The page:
Archbishop Chong: secular state “yes” – religion private “no”

Archbishop Peter Loy Chong continues to maintain that as a theologian, he could not compromise on his belief that religion was a public matter.

He made a distinction between the idea of a secular state and the idea that religion is private.
“We do not have a problem with Fiji being called a secular state,” he said

“The biggest issue here is we look at it from a theological point of view while others look at it from a legalistic point of view.”

Chong said he would encourage his flock to continue discussions on this provision in the Constitution and he hoped the government would hold more dialogue on the issue.

Reverend James Bhagwan, secretary for communication for the Methodist Church, said the issue lay in the definition of a secular state in the Constitution.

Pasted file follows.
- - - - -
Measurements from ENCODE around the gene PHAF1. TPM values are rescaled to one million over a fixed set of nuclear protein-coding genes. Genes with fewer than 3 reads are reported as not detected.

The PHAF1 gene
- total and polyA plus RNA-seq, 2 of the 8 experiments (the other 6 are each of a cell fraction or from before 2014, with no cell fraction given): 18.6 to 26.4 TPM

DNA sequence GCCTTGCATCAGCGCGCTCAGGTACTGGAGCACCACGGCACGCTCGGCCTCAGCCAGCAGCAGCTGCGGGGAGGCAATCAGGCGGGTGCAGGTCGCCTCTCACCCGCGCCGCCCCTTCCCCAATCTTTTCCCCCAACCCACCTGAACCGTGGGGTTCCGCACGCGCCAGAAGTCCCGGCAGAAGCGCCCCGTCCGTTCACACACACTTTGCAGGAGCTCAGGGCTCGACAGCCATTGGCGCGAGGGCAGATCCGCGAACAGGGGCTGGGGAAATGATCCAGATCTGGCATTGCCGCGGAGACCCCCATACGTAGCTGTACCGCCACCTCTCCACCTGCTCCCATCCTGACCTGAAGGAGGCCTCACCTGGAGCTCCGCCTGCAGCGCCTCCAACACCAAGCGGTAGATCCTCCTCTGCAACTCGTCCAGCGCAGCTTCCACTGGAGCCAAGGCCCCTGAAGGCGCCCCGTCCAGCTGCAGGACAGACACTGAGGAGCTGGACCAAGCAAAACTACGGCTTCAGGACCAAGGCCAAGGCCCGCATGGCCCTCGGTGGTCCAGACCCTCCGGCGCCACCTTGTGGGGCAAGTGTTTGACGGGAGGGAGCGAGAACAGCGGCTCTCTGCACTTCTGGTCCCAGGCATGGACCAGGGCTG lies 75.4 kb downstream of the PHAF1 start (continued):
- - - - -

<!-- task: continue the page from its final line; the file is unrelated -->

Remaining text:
He said this meant the church must speak the truth, in love, and responding to the issues of injustice and poverty.

Both men were speaking on religion and secular state at the 15th Attorney-General’s Conference in Natadola.

At the opening of the conference Prime Minister Commodore Voreqe Bainimarama repeated his belief that,”nowhere does the Constitution say religion cannot be practiced publicly, as has been suggested in some quarters.”

Also speaking at the conference, Professor Vijay Naidu, from the University of the South Pacific explained some of the history behind the present debate.

He said that since Independence, Fiji’s constitutions have maintained the separation of religion and the state but there has been a lack of clarity and, “In terms of the country’s recent history, there was a strong campaign to make Christianity the state religion.”

“This was especially so during the period immediately following the 1987 and 2000 coups,” he said. “The Ghai draft constitution made explicit provisions on the separation of religion and the state, and these provisions have been “further clarified and detailed by the 2013 Constitution on the secular State.”

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News category: Asia Pacific.

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